Oil traders were active on Monday despite the Memorial Day holiday and the closure of U.S. stock and bond markets.
U.S. crude oil futures tumbled to the $66 per barrel level in continued reaction to the possibility that Saudi Arabia and Russia will increase their oil output by 1 million barrels a day, as reported by Reuters.
Meanwhile, traders were likely keenly aware of U.S. oil production, which shows no signs of slowing down. Baker Hughes’ weekly rig count, released on Friday, showed U.S. energy companies added 15 new oil rigs to production last week, taking total drilling activity to its highest since March 2015.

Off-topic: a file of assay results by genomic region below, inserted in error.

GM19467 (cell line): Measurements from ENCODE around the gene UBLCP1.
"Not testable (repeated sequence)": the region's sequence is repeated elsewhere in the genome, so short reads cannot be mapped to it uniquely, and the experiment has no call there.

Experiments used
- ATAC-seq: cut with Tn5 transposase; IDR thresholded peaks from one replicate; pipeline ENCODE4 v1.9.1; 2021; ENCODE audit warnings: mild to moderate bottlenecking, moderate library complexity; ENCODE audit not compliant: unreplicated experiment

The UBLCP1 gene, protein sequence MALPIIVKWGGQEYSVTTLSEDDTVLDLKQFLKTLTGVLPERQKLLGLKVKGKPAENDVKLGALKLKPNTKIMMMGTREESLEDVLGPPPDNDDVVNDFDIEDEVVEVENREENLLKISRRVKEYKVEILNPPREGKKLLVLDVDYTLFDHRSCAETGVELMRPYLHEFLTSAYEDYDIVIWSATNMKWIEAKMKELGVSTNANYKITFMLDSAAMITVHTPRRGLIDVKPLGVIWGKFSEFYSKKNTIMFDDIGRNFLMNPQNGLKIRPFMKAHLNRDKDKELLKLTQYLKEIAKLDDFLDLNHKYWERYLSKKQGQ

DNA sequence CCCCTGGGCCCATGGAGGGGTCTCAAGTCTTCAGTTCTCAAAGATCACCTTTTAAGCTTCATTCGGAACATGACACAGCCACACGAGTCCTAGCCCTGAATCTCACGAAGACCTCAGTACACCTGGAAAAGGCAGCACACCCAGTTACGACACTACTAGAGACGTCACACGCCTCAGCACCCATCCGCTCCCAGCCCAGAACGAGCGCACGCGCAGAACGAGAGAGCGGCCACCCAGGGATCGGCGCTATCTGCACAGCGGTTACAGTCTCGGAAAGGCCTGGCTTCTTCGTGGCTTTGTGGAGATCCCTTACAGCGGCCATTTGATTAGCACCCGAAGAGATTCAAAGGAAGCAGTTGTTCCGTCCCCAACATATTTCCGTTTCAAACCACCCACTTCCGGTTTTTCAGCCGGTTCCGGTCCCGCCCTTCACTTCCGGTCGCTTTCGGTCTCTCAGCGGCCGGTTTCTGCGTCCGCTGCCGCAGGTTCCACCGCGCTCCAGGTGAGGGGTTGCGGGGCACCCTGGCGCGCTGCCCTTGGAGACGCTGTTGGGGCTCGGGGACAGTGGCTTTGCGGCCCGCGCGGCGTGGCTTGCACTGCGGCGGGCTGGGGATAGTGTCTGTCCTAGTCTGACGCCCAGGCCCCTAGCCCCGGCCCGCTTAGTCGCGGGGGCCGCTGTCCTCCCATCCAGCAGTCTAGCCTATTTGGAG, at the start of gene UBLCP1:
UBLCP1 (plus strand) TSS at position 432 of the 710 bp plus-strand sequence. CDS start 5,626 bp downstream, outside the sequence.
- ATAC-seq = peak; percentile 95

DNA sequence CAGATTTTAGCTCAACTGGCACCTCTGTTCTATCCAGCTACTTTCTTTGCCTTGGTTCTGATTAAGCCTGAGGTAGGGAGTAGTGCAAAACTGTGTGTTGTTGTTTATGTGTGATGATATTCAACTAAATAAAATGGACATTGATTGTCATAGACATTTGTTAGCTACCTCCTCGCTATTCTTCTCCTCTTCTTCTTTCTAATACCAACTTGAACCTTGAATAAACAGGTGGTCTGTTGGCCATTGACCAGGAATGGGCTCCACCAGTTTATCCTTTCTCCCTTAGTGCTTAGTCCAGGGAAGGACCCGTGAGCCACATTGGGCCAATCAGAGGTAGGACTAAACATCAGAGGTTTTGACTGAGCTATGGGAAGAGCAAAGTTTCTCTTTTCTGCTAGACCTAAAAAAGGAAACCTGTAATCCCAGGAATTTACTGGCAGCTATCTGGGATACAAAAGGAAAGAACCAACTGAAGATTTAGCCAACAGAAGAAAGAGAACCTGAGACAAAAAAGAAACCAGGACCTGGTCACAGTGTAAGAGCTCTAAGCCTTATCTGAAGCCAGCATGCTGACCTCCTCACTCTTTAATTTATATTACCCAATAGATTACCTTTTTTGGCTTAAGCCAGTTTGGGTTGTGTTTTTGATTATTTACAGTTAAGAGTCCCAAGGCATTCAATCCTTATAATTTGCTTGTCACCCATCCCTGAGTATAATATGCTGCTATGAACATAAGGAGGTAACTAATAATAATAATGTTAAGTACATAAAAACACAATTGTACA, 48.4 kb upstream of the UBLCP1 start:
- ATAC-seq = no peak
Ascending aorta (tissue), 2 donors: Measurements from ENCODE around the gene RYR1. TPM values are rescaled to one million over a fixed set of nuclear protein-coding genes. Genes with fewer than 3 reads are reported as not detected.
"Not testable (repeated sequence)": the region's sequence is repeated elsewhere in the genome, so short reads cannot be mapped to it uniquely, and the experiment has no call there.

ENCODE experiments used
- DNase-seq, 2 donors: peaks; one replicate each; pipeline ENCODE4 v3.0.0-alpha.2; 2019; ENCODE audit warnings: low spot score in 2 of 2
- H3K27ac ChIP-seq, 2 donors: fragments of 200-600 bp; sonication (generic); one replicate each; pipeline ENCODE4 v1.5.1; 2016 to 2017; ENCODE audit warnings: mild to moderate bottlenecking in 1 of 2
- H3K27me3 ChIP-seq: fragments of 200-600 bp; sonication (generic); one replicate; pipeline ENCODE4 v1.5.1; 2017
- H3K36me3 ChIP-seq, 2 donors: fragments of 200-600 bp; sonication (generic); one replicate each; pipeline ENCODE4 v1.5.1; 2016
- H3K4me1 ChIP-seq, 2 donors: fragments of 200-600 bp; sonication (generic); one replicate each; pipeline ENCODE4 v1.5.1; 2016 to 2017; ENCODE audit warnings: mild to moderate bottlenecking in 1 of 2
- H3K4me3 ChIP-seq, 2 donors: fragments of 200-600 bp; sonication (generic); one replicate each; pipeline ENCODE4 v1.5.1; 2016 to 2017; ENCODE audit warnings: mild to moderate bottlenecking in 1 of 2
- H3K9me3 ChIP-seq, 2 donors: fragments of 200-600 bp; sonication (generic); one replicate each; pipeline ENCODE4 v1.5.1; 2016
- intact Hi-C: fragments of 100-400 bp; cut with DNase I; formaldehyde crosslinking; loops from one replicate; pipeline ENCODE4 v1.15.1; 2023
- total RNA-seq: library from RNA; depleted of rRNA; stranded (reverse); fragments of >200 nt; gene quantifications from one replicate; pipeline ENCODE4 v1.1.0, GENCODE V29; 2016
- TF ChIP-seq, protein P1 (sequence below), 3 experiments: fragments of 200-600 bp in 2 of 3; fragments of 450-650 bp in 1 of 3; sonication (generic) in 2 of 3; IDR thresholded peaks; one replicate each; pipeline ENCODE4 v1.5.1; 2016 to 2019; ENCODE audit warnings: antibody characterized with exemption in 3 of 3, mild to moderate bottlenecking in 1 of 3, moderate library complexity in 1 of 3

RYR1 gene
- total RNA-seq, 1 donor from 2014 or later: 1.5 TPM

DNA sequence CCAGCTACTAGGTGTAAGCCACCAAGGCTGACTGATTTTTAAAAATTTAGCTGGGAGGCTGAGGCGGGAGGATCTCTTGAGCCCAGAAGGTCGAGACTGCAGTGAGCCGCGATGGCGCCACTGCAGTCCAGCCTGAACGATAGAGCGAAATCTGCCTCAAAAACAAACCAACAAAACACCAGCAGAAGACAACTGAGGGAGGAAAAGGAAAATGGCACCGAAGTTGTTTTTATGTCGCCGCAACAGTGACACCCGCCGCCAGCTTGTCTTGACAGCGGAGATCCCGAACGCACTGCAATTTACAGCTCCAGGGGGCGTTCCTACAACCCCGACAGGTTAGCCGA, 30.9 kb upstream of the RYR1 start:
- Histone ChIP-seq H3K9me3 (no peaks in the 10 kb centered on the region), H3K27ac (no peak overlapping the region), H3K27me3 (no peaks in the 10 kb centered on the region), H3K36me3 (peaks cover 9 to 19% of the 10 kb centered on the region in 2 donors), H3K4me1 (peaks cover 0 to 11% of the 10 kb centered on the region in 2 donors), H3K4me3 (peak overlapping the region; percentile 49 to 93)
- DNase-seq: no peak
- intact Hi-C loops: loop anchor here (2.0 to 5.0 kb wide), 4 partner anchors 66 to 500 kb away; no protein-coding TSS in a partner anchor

U.S. crude output has already surged by more than 27 percent in the past two years, to 10.73 million bpd, ever closer to Russia's 11 million bpd.
The speculation of an output push by U.S. rivals may cool oil’s recent run even further. Brent crude oil broke through $80 this month, while U.S. crude (West Texas Intermediate) climbed above $72 a barrel. The price rally sparked concerns that inflation could percolate and high prices could curb economic growth.
"The pace of the recent rise in oil prices has sparked a debate among investors on whether this poses downside risks to global growth," Chetan Ahya, chief economist at U.S. bank Morgan Stanley, wrote in a weekend note.
Looking back at history, in 2016, an oversupplied market resulted in oil prices falling to their lowest in more than a decade of below $30 a barrel. At that time, the Organization of Petroleum Exporting Countries (OPEC) and other major non-OPEC oil producers formed an agreement to reduce oil output and began by cutting 1.8 million barrels a day. The output cuts helped revive the market at that time.